Test Information Space

Journal of Tech, Testing and Trends

Posted by cadsmith on December 5, 2007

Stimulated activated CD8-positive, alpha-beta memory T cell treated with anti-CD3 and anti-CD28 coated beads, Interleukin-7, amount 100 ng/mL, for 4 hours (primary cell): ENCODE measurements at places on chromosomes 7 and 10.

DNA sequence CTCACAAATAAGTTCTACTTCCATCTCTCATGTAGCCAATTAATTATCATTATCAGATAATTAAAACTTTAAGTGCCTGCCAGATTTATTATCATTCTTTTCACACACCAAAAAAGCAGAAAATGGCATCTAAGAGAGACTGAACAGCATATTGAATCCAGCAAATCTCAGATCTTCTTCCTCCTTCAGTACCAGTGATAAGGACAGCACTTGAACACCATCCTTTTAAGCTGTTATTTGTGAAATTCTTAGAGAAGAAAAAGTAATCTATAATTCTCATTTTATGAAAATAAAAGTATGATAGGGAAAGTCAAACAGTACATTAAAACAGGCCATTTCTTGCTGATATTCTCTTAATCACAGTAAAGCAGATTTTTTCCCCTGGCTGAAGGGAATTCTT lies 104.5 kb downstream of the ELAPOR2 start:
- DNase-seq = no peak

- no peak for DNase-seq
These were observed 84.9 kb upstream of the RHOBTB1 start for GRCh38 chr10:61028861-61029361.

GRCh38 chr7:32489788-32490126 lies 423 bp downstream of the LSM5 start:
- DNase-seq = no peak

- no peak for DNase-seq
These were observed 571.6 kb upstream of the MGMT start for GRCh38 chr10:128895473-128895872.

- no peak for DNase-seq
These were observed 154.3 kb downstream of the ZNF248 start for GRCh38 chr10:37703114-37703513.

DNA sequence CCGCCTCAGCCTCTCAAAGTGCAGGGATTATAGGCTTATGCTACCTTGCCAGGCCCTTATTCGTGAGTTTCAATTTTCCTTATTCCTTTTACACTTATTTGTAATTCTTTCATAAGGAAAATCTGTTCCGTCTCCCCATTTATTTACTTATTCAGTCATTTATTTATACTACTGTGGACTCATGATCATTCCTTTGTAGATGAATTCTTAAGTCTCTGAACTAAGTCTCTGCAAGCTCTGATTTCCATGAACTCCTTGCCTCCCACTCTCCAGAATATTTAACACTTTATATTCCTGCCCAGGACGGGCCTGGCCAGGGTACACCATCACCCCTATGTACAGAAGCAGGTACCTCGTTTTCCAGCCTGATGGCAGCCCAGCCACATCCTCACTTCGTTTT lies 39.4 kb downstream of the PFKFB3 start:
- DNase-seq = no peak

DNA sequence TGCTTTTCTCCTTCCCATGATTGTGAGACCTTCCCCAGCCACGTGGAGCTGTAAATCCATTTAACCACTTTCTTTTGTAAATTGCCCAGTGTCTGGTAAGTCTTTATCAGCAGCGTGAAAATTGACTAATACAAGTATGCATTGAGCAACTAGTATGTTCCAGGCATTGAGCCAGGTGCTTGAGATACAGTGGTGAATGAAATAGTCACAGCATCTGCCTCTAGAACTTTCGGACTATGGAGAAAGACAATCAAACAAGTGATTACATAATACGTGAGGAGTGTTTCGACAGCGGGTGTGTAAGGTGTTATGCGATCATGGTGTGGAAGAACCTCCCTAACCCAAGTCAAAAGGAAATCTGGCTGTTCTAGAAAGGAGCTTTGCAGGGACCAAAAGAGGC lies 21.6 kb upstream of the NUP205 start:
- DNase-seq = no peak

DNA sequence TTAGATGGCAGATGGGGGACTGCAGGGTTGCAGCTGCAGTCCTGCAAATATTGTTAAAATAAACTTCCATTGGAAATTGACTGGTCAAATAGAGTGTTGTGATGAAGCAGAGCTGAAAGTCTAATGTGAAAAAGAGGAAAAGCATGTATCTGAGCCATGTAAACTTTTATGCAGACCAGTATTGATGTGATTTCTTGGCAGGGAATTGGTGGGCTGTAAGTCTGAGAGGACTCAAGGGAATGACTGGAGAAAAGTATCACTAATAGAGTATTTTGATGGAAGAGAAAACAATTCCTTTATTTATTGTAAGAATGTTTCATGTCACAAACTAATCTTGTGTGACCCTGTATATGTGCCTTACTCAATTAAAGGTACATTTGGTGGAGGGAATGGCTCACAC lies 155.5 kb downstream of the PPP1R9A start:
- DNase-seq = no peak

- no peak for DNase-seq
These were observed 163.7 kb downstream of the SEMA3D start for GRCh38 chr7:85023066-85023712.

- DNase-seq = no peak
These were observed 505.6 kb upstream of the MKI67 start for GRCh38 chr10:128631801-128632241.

“Use Case Modeling”, Bittner and Spence, 2002, 368pp, shows how a system will work in an understandable fashion. These are defined in addition to detailed, but less clear, requirements and features. They include procedures, actors and relationships and are often illustrated, e.g. by UML charts. Basic components include actors such as anything that cannot be controlled, use case interactions to achieve a goal, and descriptions of the event flow, exception and error conditions, and optional behaviors. A vision is created by finding out who the stakeholders are that are affected by the system outcome, selecting a representative and involving them in the project, then issuing a problem statement and description of the features, requirements and constraints. Detail is applied to finding actors and cases possibly in a workshop. The use case is reviewed and used in each phase of a software life cycle including requirements, development and testing. There are techniques that a team can use for these and to agree on system scope issues concerning customer priority, architectural significance, and operational capability. Areas of instability can be authored using supplementary specifications. Authors are skilled at synthesis, systematic approaches to problem-solving, a level of domain knowledge, some understanding of software development, and writing. Tips, traps and techniques are shown for definition, writing and review, such as storyboards of screenshots. The rational unified process is discussed under iterative development. Cases can be evaluated for completeness, coverage and traceability. Wiki page. There are tools for this available, e.g. free UML editor, requirements specification, or open-source verification. Also see UModel video.

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